In fact, it appears nothing could harm the convulsionaires. They could not be hurt by the blows of metal rods, chains or timbers. The strongest men could not choke them. Some were crucified and afterwards showed no trace of wounds. Most mind-boggling of all, they could not even be cut or punctured with knives, swords or hatchets! Montgeron cites an incident in which the sharpened point of an iron drill was held against the stomach of a convulsionaire and then pounded so violently with a hammer that it seemed "as if it would penetrate through to the spine and rupture all the entrails". But it didnt, and the convulsionaire maintained "an expression of perfect rapture", crying, "Oh that does me good! Courage, brother; strike twice as hard, if you can!"

    Invulnerability was not the only talent the Jansenists displayed during their seizures. Some became clairvoyant and were able to “discern hidden things”. Others could read even when their eyes were closed and tightly bandaged, and instances of levitation were reported. One of the levitators, an abbe named Bescherand from Montpellier, was so “forcibly lifted into the air” during his convulsions that even when witnesses tried to hold him down they could not succeed in keeping him from rising up off of the ground.

    Although we have all but forgotten about the Jansenist miracles today, they were far from ignored by the intelligentsia of the time. The niece of the mathematician and philosopher Pascal succeeded in having a severe ulcer in her eye vanish within hours as the result of a Jansenist miracle. When King Louis XV tried unsuccessfully to stop the convulsionaries by closing the cemetery of Saint-Medard, Voltaire quipped, “God was forbidden, by order of the King, to work any miracles there”. And in his philosophical Essays the Scottish philosopher David Hume wrote, “There surely never was so great a number of miracles ascribed to one person as those which were lately said to have been wrought in France upon the tomb of Abbe Paris. Many of the miracles were immediately proved upon the spot, before judges of unquestioned credit and distinction, in a learned age, and on the most eminent theatre that is now in the world.”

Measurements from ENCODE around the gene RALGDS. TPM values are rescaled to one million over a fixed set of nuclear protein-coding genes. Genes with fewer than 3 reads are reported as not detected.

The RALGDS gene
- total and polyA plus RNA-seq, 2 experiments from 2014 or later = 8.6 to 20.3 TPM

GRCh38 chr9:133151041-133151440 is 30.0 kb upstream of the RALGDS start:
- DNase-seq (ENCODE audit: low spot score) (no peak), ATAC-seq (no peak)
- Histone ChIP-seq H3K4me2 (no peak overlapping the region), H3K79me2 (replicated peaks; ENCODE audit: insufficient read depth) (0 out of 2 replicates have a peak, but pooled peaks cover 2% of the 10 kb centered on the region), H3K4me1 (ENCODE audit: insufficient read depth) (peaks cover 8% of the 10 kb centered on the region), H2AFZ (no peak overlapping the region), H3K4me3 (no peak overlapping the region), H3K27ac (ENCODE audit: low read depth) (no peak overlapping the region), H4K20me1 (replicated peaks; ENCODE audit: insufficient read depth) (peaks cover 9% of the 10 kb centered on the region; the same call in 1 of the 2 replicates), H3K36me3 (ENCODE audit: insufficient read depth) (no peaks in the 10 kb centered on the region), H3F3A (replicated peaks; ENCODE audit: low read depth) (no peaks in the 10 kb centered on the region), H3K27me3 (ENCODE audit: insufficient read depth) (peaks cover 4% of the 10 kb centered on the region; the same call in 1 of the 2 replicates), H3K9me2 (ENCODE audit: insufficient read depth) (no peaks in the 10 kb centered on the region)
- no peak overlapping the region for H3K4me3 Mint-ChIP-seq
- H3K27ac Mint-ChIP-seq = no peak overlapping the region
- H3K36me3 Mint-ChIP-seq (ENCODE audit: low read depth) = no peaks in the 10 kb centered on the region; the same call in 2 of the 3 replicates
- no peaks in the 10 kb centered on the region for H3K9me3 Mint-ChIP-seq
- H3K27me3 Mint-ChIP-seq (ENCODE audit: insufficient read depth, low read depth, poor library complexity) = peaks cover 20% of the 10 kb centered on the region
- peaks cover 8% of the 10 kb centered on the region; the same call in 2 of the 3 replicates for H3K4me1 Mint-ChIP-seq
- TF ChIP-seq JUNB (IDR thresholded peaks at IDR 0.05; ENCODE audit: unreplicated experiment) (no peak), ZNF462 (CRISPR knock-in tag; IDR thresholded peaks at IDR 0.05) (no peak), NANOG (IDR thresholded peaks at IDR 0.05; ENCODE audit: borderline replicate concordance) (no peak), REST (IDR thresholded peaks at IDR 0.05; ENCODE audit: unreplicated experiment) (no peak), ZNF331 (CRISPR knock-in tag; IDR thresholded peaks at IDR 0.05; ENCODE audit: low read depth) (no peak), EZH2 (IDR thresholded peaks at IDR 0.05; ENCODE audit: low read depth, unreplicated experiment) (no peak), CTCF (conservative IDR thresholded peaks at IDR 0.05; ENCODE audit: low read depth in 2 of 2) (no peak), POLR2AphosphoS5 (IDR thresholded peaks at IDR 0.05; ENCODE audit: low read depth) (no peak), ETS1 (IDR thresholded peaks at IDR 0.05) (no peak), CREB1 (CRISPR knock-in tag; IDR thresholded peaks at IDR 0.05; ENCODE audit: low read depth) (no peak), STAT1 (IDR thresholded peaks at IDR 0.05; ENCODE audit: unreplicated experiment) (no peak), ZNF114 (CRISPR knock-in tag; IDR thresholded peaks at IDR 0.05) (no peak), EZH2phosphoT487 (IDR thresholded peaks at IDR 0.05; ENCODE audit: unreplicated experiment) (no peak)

Quite an interesting story Im sure you will agree When I read it I was reminded of Alex's comment in the "ancient warriors of the west" thread about chi kung practice making you look at historical legends in a different light...

    Andy
    Sifu Andy Cusick

    Shaolin Wahnam Thailand
    Shaolin Qigong

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    "a trained mind brings health and happiness"
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  • #2
    Originally posted by Andy View Post
    Quite an interesting story Im sure you will agree
    Yes, if I remember well, this is one of the most surprising and interesting stories in the book.
    This one was the third book I read of him, after which I became a Michael Talbot fan, as he is the author who first opened my mind.
    Much later on, I found out that Sifu quotes him in some of his books.

    Warm greetings,
    Bernardo.

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    • #3
      Heh. I imagine any source that might upstage or discredit the Catholic church would be a source of great concern.

      Did I misinterpret a bit though? It said none of ghem could be in any way punctured but earlier said some were crucified but after showed no signs of wounds. Surely if they were unable to be wounded there were no wounds to show after anyway?

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      • #4
        Sounds like a very powerful chi flow

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        • #5
          The name "Michael Talbot" triggered something in the back of my mind... I think it's like Simon said: Sigung quoted him somewhere. Thank you so much for sharing this! I love reading/finding out about stuff that's been removed from taught history, be it by a state or by the church . Will go find some books from him once I'm done with my current reads.